Political Research Quarterly

Articles from Vol. 50, No. 3, September

Civil Rights Roll-Call Voting in the House of Representatives, 1957-1991: A Systematic Analysis
The record of civil rights roll-call votes in the House of Representatives has yet to be systematically explained or predicted. In particular, it is not clear why House members sometimes appear to have a great deal of independence from constituency,...
Congressional Seat Swings: Revisiting Exposure in House Elections
Oppenheimer, Stimson, and Waterman's exposure thesis of partisan change contends that shifts in the partisan composition of Congress are related to the long-term stability of the electoral system. Applying their exposure model to elections from 1962-1994...
Creating a "Well Regulated Militia": Policy Responses to Paramilitary Groups in the American States
In a democratic political system responsive to citizen demands governments must often balance conflicting interests. The rise of armed rightwing paramilitary groups, and especially the recent growth of citizen militias, have created such a situation...
Executive Constraints and Success in International Crises
Crisis outcomes have traditionally been explained by the participating states' relative power and relative ability to demonstrate resolve. Resolve has almost always been defined as the willingness of a state to go to war to obtain a favorable settlement...
Explaining Federal Bureaucratic Compliance with Supreme Court Opinions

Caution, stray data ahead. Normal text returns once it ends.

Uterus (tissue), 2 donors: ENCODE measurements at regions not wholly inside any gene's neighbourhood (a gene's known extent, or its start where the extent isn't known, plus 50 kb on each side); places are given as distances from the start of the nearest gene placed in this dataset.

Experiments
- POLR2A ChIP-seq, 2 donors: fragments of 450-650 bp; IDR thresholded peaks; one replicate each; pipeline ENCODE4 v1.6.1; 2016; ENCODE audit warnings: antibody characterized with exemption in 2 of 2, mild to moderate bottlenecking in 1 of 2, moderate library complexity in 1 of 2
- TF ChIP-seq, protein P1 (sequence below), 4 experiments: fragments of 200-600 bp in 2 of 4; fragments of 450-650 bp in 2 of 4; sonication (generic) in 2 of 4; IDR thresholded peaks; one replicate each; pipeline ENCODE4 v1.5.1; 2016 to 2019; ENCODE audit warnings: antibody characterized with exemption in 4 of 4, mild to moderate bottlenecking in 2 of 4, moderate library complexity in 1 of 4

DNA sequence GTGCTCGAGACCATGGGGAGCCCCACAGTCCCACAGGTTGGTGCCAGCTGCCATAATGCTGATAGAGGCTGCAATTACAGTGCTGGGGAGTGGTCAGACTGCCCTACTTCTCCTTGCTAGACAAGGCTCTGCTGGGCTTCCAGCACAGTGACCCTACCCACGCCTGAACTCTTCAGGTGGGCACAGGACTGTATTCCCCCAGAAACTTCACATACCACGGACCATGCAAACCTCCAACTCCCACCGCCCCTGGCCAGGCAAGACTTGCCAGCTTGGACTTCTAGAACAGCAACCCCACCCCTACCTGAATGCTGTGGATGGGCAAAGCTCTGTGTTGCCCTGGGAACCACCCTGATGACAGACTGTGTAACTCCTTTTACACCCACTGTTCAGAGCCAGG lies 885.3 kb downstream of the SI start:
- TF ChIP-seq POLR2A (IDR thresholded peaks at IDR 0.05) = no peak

Past research on bureaucratic compliance with Supreme Court opinions offers few comprehensive theoretical frameworks and even fewer rigorous empirical tests. I argue that bureaucracies comply based on the costs or benefits of alternative ways of responding...
Fashionable Subjects: On Judith Butler and the Causal Idioms of Postmodern Feminist Theory
What conception of causality is presupposed when the discursive constitution of identity is affirmed? Is the subject of late modernity "Produced?" "Generated?" "Inscribed?" "Constructed?" "Defined?" "Formed?" Indiscriminately employed in much recent...
Implications of Political Expertise in Candidate Trait Evaluations
Candidate trait images have an important impact on global judgment. The present study addresses (1) which traits matter in candidate evaluations and (2) political expertise differences in trait-based evaluations. An unweighted version of the on-line...
"!Quedate O Vente!": Uncovering the Determinants of Hispanic Public Opinion toward Immigration
Why do some Hispanic-Americans support (Vente) and others oppose (Quedate) the liberalization of immigration policies?' In this study we attempt to ascertain which combination of demographic, attitudinal, and contextual factors determines Hispanic public...
The (Re)emergence of Regional Economic Integration in the Former Soviet Union
This study examines the consequences of the collapse of the unified Soviet market at the end of 1991, the dilemmas of choice generated by the economic and political costs and benefits of reintegration with different states, and the resulting attempts...
The Structure of Attitudes toward Groups: A Comparison of Experts and Novices
The study of mass opinion has recently focused increased attention on political sophistication and attitudes toward groups. Although the two topics are not directly related, they share a common concern: how does the mass public manage to form opinions...